## Friday, June 23, 2006

### RSI 2006.

I'll be leaving tomorrow morning for Boston, Massachusetts! Probably no blog posts for 6 weeks! Take a break from math! Or not!

## Tuesday, June 20, 2006

### All Paired Up. Topic: Algebra/NT. Level: AIME.

**Problem**: Find a closed form for the sum

$ \displaystyle \sum_{i=1}^n \sum_{j=i+1}^n i \cdot j = 1 \cdot 2+1 \cdot 3+\cdots+1 \cdot n+2 \cdot 3+2 \cdot 4+\cdots+2 \cdot n+\cdots+(n-1) \cdot n $.

**Solution**: Consider the expansion of

$ \displaystyle (1+2+\cdots+n)^2 = \sum_{i=1}^n \sum_{j=1}^n i \cdot j $.

It's not hard to see that if we let the desired sum be $ S $, we have

$ (1+2+\cdots+n)^2 = 2S+(1^2+2^2+\cdots+n^2) $

since each pair is counted twice and the squared terms are there. But we can simplify the sums by well-known formulas to get

$ \frac{n^2(n+1)^2}{4} = 2S+\frac{n(n+1)(2n+1)}{6} $,

which becomes

$ S = \frac{n(n-1)(n+1)(3n+2)}{24} $

after massive simplification. QED.

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Comment: Symmetry was definitely the best way to approach this problem (or as far as I know anyway). You could've found a lot of ugly summations to get to the desired expression as well.

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Practice Problem: Can you generalize? In any way, shape, or form.

## Saturday, June 17, 2006

### Egyptian. Topic: Number Theory. Level: AIME.

**Problem**: (1991 India National Olympiad - #10) For any positive integer $n$, let $s(n)$ denote the number of ordered pairs $(x,y)$ of positive integers for which $\frac{1}{x} + \frac{1}{y} = \frac{1}{n}$. Determine the set of positive integers for which $s(n) = 5$.

**Solution**: Rewrite the equation as

$ n(x+y) = xy $

$ (x-n)(y-n) = n^2 $.

So for each pair $ (a,b) $ with $ ab = n^2 $, there exist a pair $ (x,y) = (a+n, b+n) $ satisfying

$ \frac{1}{x}+\frac{1}{y} = \frac{1}{n} $.

Hence we want to find an $ n^2 $ with $ 5 $ distinct factors. We see that $ n^2 = p^4 $ for $ p $ prime is the only case (since $ 5 $ itself is prime, meaning $ n = p^rq^s $ is not possible), so we thus have $ s(n) = 5 $ for $ n = p^2 $, where $ p $ is any prime. QED.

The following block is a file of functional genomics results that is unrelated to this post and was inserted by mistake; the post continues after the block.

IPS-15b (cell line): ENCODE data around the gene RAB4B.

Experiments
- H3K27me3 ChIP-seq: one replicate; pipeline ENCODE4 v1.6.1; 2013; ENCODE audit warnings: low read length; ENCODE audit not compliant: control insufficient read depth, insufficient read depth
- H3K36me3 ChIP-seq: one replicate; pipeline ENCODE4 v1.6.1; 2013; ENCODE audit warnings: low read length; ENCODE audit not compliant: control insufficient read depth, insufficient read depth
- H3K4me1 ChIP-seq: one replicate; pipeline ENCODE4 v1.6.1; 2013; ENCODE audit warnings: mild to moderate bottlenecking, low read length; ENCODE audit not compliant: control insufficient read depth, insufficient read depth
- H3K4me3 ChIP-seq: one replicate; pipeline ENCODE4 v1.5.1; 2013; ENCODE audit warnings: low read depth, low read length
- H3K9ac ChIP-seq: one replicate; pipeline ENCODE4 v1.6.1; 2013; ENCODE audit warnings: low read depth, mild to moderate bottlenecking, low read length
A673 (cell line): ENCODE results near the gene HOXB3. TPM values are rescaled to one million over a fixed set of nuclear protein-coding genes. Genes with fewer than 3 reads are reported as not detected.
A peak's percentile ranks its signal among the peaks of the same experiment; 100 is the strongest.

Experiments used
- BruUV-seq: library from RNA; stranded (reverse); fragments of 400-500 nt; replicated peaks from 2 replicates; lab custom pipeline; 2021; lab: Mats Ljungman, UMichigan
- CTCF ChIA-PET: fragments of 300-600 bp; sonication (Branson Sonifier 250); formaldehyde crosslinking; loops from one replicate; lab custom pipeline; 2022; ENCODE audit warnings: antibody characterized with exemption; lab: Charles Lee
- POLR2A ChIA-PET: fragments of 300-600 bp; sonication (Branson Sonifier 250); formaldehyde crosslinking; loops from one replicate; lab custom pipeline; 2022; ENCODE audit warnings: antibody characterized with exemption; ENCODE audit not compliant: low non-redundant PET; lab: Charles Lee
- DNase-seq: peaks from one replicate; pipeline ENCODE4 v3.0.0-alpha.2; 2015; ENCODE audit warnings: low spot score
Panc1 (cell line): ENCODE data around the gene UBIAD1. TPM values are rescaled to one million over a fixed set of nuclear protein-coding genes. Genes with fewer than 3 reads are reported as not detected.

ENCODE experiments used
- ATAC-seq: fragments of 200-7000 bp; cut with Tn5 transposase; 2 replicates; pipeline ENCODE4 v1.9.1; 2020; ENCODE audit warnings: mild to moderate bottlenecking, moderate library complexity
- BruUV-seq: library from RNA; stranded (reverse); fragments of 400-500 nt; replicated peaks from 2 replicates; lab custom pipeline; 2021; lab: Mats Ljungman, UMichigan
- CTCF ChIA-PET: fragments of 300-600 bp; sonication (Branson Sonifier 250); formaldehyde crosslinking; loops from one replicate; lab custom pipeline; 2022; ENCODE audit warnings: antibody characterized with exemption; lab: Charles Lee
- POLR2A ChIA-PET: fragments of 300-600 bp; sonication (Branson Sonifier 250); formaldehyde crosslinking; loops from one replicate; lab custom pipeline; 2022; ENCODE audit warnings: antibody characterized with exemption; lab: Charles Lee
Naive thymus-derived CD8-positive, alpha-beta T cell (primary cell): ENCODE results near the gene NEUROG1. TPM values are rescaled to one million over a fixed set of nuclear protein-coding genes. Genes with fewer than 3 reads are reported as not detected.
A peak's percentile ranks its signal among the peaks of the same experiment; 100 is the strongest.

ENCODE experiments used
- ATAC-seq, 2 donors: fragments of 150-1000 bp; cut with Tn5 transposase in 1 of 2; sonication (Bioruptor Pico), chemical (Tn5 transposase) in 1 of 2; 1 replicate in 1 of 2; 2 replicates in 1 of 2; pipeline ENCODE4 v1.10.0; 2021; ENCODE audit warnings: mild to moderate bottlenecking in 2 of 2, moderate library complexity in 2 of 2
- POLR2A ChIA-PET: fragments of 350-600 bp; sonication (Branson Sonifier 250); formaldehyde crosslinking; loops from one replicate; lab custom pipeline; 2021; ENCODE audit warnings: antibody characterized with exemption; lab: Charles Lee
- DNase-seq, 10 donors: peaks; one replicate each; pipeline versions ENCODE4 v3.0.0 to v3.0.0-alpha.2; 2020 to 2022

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Comment: A standard problem involving Simon's Favorite Factoring Trick and counting the number of divisors. SFFT is always something to look for when you have $ xy, x, y $ terms (sorta like completing the square except not).

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Practice Problem: (1991 India National Olympiad - #1) Find the number of positive integers $n$ for which

(i) $n \leq 1991$;

(ii) $6$ is a factor of $(n^2 + 3n +2)$.

## Friday, June 16, 2006

### Mission Accomplished! Topic: Algebra. Level: AIME.

**Problem**: (1991 India National Olympiad - #7) Solve the following system for real $ x, y, z $

$ x+y-z = 4 $

$ x^2-y^2+z^2 = -4 $

$ xyz = 6 $.

**Solution**: Well, we simply go about solving this system the regular way - look for something to eliminate. We try using the first and second equations and find

$ (x-z)^2 = (4-y)^2 \Rightarrow x^2-2xz+z^2 = 16-8y+y^2 $,

which we subtract from the second equation to get

$ 2xz = 8y-20 $.

Using the third equation, we have $ 2xz = \frac{12}{y} $ so we substitute, multiply through by $ y $ (it can't be zero), and divide by $ 4 $ to get

$ 0 = 2y^2-5y-3 = (2y+1)(y-3) $.

So $ y = -\frac{1}{2}, 3 $. But from the second equation, we see that $ y = -\frac{1}{2} $ gives $ x^2+z^2 < 0 $ but they are real so this is impossible. Hence $ y = 3 $. It remains to solve for $ x $ and $ z $ using

$ x-z = 1 $

$ xz = 2 $.

Substitute $ z = \frac{2}{x} $ into the first one and again multiply through by $ x $ to find

$ x^2-x-2 = (x-2)(x+1) = 0 $.

We then have $ x = 2, -1 $ with corresponding $ z = 1, -2 $. Checking, we see that both solutions work, so our final solution set is

$ (2, 3, 1) $; $ (-1, 3, -2) $.

QED.